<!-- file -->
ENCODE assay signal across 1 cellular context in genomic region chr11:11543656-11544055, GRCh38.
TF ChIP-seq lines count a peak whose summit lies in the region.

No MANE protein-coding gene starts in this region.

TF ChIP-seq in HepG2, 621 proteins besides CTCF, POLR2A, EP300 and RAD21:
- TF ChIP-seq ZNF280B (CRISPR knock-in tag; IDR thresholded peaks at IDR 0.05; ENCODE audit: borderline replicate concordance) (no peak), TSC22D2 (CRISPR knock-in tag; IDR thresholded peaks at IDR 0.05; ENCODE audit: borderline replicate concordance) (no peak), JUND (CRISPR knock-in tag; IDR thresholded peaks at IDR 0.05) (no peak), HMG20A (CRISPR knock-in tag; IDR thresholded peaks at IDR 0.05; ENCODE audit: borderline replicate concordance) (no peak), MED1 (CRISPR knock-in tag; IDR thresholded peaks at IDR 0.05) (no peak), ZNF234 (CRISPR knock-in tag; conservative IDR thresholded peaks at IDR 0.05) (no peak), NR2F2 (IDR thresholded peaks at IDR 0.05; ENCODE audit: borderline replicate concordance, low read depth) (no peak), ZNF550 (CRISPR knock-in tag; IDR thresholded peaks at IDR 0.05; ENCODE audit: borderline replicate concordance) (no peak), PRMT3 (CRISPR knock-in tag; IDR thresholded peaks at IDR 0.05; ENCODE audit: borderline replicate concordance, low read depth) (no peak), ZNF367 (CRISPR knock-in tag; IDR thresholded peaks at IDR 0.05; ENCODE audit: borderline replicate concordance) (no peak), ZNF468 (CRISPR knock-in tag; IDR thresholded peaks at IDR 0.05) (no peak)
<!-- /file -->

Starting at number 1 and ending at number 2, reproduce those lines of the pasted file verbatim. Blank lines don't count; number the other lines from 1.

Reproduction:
ENCODE assay signal across 1 cellular context in genomic region chr11:11543656-11544055, GRCh38.
TF ChIP-seq lines count a peak whose summit lies in the region.